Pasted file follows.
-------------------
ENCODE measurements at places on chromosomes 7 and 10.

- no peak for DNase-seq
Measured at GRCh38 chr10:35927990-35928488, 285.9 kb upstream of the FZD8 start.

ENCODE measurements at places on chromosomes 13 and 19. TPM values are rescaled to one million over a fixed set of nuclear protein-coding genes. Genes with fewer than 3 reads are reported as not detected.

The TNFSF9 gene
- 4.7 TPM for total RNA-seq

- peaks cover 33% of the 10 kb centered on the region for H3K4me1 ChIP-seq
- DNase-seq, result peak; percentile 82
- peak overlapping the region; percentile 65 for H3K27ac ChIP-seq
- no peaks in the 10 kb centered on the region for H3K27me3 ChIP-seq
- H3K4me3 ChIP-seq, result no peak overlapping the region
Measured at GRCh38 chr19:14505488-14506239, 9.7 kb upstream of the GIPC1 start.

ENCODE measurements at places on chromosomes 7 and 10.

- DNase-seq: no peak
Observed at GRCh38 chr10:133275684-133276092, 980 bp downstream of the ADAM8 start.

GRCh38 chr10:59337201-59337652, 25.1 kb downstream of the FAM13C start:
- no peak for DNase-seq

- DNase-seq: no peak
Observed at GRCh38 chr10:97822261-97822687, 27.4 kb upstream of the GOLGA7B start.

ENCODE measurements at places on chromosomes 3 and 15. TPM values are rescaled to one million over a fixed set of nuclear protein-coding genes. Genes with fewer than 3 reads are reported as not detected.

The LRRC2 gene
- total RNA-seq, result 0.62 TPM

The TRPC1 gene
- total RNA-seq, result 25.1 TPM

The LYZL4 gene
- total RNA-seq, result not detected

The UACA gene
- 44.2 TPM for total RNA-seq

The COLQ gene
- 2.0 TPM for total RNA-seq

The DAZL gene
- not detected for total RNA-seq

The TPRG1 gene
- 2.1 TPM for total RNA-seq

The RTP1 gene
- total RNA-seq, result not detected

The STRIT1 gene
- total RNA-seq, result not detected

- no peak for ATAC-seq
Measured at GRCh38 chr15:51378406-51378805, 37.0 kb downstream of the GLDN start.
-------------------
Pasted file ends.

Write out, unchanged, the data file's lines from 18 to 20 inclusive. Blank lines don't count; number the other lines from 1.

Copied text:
- DNase-seq: no peak
Observed at GRCh38 chr10:97822261-97822687, 27.4 kb upstream of the GOLGA7B start.

ENCODE measurements at places on chromosomes 3 and 15. TPM values are rescaled to one million over a fixed set of nuclear protein-coding genes. Genes with fewer than 3 reads are reported as not detected.